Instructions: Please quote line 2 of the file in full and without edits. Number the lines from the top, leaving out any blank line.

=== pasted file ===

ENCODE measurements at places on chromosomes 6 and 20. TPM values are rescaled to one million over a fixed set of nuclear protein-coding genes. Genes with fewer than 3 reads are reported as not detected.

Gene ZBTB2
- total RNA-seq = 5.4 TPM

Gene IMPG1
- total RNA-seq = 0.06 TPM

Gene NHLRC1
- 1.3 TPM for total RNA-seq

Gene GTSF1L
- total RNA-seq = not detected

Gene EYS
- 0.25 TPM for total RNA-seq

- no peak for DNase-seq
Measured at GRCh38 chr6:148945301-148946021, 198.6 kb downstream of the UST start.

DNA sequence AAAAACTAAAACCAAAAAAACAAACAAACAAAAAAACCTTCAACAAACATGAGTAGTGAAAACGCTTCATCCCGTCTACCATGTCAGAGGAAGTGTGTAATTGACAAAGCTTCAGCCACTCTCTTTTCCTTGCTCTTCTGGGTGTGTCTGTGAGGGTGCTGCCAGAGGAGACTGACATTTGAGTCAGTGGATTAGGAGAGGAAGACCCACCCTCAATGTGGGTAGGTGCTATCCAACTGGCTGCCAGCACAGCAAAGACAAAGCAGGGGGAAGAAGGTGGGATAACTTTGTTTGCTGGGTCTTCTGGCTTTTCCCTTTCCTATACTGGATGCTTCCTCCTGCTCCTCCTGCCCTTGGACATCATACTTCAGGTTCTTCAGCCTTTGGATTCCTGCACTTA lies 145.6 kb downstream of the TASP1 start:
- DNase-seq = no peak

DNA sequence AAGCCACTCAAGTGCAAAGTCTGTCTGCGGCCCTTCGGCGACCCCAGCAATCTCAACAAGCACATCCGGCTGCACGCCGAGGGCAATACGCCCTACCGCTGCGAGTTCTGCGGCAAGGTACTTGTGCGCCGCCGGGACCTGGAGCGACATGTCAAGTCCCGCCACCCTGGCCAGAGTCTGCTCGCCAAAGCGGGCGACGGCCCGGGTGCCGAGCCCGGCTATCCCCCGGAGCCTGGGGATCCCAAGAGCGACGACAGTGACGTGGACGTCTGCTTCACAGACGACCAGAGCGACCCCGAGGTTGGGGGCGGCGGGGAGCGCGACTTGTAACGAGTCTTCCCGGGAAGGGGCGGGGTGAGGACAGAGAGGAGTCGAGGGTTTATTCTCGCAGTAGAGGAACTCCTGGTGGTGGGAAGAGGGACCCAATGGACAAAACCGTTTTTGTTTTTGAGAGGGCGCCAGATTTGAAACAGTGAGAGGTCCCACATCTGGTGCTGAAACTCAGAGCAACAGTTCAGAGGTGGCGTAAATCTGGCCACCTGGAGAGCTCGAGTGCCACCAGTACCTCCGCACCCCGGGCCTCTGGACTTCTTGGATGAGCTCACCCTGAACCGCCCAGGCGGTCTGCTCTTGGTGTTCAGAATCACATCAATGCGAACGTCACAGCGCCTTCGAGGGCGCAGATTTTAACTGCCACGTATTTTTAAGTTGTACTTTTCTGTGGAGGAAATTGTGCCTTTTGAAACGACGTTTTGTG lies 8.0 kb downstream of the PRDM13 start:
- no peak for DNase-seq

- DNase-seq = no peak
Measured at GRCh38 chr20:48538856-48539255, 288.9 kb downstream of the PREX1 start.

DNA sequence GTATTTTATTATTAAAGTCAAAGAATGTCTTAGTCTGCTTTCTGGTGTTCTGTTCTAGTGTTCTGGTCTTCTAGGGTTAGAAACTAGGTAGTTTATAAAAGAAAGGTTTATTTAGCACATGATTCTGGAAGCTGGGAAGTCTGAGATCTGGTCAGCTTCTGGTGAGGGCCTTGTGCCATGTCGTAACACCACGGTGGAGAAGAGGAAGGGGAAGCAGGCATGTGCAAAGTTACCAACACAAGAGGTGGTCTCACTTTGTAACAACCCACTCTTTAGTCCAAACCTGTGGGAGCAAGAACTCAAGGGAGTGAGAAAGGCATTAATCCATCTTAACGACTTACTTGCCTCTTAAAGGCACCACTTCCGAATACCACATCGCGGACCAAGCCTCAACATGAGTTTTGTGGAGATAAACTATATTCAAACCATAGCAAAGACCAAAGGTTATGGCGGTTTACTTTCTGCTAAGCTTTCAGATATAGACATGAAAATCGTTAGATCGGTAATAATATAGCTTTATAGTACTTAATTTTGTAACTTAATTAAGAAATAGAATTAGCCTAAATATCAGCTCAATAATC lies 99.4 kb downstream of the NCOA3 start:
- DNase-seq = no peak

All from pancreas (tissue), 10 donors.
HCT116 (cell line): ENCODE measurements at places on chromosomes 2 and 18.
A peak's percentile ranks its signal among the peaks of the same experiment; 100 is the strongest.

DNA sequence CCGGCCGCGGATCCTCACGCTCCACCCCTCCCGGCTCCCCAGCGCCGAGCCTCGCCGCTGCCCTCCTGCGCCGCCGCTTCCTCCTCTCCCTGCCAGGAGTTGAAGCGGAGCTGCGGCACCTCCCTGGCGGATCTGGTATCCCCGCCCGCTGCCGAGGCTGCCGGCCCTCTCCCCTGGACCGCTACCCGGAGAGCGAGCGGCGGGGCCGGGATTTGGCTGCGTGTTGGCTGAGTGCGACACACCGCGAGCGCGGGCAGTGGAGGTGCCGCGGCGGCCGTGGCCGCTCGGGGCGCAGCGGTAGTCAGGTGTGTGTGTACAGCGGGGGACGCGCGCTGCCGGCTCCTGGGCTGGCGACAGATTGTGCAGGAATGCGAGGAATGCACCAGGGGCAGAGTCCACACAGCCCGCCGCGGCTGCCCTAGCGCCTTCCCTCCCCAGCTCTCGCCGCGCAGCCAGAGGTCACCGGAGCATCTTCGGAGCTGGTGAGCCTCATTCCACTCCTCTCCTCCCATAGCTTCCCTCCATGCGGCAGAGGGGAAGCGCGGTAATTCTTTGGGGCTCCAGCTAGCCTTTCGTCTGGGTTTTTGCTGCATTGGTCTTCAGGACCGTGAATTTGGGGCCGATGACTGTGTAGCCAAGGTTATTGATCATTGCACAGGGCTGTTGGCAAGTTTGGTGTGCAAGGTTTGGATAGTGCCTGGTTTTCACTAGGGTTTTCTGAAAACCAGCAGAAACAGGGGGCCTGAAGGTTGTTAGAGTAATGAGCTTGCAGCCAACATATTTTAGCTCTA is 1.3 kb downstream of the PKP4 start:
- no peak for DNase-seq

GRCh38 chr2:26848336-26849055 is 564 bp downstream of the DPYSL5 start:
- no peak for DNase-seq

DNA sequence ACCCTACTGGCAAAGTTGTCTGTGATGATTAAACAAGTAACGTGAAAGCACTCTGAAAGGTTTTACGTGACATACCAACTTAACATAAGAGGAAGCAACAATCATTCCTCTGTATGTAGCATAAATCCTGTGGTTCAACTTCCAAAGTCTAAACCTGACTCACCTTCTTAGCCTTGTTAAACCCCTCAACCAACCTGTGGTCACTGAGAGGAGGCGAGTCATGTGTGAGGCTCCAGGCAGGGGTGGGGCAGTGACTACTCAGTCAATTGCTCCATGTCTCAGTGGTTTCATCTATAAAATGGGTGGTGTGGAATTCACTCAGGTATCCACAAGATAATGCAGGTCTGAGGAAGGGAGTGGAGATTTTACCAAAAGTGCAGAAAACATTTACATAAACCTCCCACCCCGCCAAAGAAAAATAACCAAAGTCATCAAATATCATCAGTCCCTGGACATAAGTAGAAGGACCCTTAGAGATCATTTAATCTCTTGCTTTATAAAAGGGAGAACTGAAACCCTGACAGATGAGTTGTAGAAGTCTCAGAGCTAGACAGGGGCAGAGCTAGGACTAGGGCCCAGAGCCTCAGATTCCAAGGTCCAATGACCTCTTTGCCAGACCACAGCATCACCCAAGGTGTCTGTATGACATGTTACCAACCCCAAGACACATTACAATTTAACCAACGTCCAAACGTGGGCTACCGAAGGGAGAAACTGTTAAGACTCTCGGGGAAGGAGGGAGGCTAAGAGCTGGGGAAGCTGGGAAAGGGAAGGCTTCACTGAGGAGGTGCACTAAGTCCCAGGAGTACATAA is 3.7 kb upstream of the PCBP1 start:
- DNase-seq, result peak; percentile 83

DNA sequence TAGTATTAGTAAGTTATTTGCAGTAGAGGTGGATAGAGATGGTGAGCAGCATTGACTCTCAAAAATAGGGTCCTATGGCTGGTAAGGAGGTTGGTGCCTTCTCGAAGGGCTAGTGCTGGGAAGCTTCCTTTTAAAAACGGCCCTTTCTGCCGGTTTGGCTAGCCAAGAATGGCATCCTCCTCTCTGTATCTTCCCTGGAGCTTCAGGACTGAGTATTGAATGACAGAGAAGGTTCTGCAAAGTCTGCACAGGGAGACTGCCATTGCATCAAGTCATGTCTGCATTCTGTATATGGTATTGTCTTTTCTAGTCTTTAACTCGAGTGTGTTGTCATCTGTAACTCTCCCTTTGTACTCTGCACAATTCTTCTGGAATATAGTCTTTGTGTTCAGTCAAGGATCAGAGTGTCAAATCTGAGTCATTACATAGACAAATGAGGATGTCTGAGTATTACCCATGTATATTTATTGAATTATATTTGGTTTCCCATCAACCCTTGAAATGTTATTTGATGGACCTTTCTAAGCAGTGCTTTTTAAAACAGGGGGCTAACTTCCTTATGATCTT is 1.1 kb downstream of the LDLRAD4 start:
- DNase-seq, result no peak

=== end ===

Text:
Gene ZBTB2